Which brings me to this 21 Year Old Caribbean Rum Cask finish. Had at a tasting recently this is a wonderfully crafted expression. After spending close to 20 years in bourbon barrels it has been finished in rum casks from Sancti Spiritus in Cuba for period of 5 to 9 months.

The result is pure toffee.

Nose: Toffee. Lots of it. A lot of bananas, apricots and blood oranges. All smeared with toffee. Chocolate fudge cake with dates sealed in a box of Quality Street. Hint of salt with a touch of ginger.

Palate: Smooth and creamy delivery of dates and cherry liqueur. The ginger is back and it’s grated on top of the toffee bananas. Finally black pepper on Quality Street with a hint of mint. This is a super robust delivery.

Finish: The woody chocolate peppers are long and true.

A fantastic dram that holds aloft the brightly burning torch that is Glenfiddich.

Rating: 92

Brora 18 – 1981 Signatory

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Distillery/Brand: Brora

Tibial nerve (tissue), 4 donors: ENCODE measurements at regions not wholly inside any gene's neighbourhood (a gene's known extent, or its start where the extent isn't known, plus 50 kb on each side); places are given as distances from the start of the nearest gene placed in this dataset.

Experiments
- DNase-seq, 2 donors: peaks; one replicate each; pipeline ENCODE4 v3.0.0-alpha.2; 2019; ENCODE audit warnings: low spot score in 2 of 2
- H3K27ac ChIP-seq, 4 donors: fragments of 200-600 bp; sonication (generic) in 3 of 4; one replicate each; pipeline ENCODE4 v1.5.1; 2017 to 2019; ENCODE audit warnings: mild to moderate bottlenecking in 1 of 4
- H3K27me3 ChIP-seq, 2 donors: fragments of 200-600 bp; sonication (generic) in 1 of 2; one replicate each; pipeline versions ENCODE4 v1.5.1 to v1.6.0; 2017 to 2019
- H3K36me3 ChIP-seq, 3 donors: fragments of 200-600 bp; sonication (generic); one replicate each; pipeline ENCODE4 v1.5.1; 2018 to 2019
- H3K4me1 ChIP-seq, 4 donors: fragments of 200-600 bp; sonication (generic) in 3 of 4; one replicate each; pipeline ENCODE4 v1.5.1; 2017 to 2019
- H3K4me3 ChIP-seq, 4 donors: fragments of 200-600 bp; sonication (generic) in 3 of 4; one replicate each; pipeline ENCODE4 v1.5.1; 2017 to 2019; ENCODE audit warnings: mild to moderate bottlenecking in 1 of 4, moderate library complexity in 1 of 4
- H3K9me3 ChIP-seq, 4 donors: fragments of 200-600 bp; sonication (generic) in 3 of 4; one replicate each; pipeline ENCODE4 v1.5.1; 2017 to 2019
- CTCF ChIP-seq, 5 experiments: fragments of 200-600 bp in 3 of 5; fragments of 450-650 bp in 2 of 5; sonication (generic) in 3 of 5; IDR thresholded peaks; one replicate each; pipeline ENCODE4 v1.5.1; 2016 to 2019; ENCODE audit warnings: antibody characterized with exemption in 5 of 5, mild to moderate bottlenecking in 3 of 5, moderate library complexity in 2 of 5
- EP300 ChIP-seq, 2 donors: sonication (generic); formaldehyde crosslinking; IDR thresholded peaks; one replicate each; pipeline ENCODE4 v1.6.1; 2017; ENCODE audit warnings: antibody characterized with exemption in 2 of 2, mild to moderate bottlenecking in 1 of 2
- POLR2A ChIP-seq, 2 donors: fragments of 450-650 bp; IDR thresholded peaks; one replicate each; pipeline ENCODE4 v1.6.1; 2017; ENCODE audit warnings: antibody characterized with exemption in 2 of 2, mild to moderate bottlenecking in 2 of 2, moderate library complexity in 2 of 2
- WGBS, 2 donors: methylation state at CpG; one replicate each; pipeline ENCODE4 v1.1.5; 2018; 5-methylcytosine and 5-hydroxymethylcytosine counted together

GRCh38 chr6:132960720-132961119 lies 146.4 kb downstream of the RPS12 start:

Region: Highland
ABV: 43%
Color: Sunlight

Nose: 24
Taste: 23
Finish: 23
Balance: 23

Review
This is the first ever Brora I have ever tasted, although, I have a couple of original bottles stashed in my bar for a momentous occasion. I have always been fascinated with this distillery given it’s consistently well-reviewed bottles; original or independent.

Now I’m a bit wary of independents given the uncertainty of flavor one may find in various bottlings. However, I seem to have struck gold with this little sample.

Picked up as a 5cl mini from an auction site this 1981 Signatory bottling of this 18 year old spirit (matured in a sherry butt #1081) is an absolute class act. I have never experienced a nose change so dramatically as this (especially after being left to breathe for over an hour).

Nose: Immediately good quality sherry. Not so much from the color, mind you, but the first nose is unmistakable sherry with a dash of peat. Extremely fresh and extremely sweet. Like a hard-boiled butterscotch sweet smothered in grass. The sweet perfumed citrus is next covered in a dollop of honey and delicately smoked piece of vanilla wood. Quite glorious.

Leaving it breathe for an hour turned the nose on it’s head. It took on a peculiar supermarket aisle quality – fresh grains in a jute bag surrounded by detergent and cleaning liquids. I’m not sure where that came from but it was a huge surprise to see the nose change so much. It wasn’t bad, mind you. I was just taken aback, that’s all. This is probably one of the most complex and multi-layered noses I have ever come across.